Heating Homes, Past and Present

Solar is a great source of passive heating and can be used actively for electricity and in ways such as hot water panels that circulate water to heat the house. These solutions don’t always work in a given situation but when they do they can be very attractive.

One common heating method in the past (and still used a fair amount) is oil tanks. Before that we had coal heating for houses. The house I grew up in had such a system (taken out long before I moved in, but remnants of it were still visible) where coal was poured down a shoot, at ground level, into a basement room with the furnace.

Then the coal was heated and I believe water was heated and sent to radiators to warm the house. This was no longer in place, so I am guessing; when I moved in the house had a furnace using gas to heat air and that was sent to warm the rooms upstairs. I remember sitting by the vents where the air would be warm.

Removing oil tanks and especially underground tanks can be quite a challenge and requires special attention to potential environmental issues (leaking oil). This clip from This Old House shows an old system being removed and replaced by a new oil tank.

Normally oil tanks are used for heating in areas that don’t have natural gas utility lines available. That is often rural areas but also areas that just never had gas lines put in. Heating using house-hold oil tanks is quite common in the North East United States even today. Delivery trucks connect to the house and pump in oil – very similar to what old coal delivery truck did (and in many houses in the North East they probably had trucks delivering coal before converting to oil).

This Frequently asked questions on oil tanks (from Commtank – the company in the video), provides lots of useful information, including:

Why should I consider removing my Underground Storage Tank (UST)?

Approximately 50% of 275-gallon 12 gauge steel tanks are estimated to develop leaks within 15 years, according to the American Petroleum Institute. Many older underground home heating tanks were never designed to withstand long-term exposure to soil and water. Even steel tanks that were specifically designed for underground use can leak if they do not have adequate corrosion protection. Home heating oil storage tank leaks can be very damaging to the environment and leaking petroleum products may contaminate the groundwater. Toxic ingredients such as benzene, toluene or xylene threaten human health by poisoning the environment and may require costly cleanup.

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Using Algae Filled Window Panes to Provide Passive and Active Solar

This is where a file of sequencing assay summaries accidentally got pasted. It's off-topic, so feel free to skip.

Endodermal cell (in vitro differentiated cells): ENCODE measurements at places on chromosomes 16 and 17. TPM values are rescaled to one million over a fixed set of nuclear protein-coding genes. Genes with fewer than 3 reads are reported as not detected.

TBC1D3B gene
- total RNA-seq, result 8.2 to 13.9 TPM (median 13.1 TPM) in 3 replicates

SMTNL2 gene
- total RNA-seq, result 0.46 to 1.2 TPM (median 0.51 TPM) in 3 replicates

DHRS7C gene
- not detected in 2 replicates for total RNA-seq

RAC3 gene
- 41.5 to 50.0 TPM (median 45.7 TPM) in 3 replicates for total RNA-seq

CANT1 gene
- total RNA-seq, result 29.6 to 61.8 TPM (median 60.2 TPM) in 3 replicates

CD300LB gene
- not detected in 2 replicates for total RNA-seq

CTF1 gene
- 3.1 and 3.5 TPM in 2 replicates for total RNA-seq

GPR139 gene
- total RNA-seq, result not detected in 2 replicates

This webcast looks at this demonstration project (at the International Building Exhibition IBA 2013 in Hamburg, Germany) using algae filled window panes to provide passive solar and active solar. Passive solar is achieved as the algae grow quickly under direct sunlight and thereby produce share for the building. Active solar is achieved by using the biomass of the algae for energy.

The algae use photo synthesis to grow and create biomass. The water also is heated up by the sun and that heat energy is captured to be used also. The algae window panes are moveable in order to provide shade and better capture sunlight.

This is a speculative project. It is interesting to see the various alternatives to reducing our use of un-renewable energy and using design to create livable spaces.

The BIQ algae-powered building has been operating for over a year. It’s faring well so far

The building currently reduces overall energy needs by 50%, and Wurm says 100% is achievable. Combined with solar panels to power the pumps and heat exchangers, the building could be completely self-sufficient.

Wurm says we’re likely to see the first full-blown commercial applications on data centers, which of course are particularly energy hungry, and require a lot of cooling. That’s another advantage of algae: it provides natural shading as it absorbs sunlight.

It seems up front costs may mean this isn’t economically viable yet. But we need to keep experimenting to find solutions that work. Also, the current failure to properly count for the negative externalities of fossil fuel is something that must change.

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